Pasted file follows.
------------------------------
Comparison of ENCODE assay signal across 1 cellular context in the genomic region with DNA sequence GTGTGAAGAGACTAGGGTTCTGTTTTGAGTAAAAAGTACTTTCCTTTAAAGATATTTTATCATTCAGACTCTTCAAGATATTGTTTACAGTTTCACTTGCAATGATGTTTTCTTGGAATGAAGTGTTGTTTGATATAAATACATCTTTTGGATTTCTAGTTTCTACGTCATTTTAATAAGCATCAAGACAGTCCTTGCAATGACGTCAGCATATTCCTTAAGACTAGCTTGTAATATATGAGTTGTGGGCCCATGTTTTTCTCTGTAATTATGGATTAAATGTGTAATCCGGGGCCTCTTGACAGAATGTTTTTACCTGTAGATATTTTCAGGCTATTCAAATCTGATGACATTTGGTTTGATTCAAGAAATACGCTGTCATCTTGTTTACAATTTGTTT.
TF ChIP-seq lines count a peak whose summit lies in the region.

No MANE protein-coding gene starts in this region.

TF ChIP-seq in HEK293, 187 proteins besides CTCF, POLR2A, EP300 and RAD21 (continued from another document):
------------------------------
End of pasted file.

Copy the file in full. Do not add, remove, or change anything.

Comparison of ENCODE assay signal across 1 cellular context in the genomic region with DNA sequence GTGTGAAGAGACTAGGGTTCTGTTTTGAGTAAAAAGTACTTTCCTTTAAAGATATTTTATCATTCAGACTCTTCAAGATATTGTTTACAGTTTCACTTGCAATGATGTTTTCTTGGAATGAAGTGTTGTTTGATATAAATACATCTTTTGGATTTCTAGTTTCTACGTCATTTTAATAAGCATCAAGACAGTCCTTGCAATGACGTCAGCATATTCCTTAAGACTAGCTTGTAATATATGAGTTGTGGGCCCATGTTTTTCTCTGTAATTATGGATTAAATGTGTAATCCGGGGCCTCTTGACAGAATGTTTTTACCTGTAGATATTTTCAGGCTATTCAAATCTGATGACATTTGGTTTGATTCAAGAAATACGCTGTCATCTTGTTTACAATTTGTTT.
TF ChIP-seq lines count a peak whose summit lies in the region.

No MANE protein-coding gene starts in this region.

TF ChIP-seq in HEK293, 187 proteins besides CTCF, POLR2A, EP300 and RAD21 (continued from another document):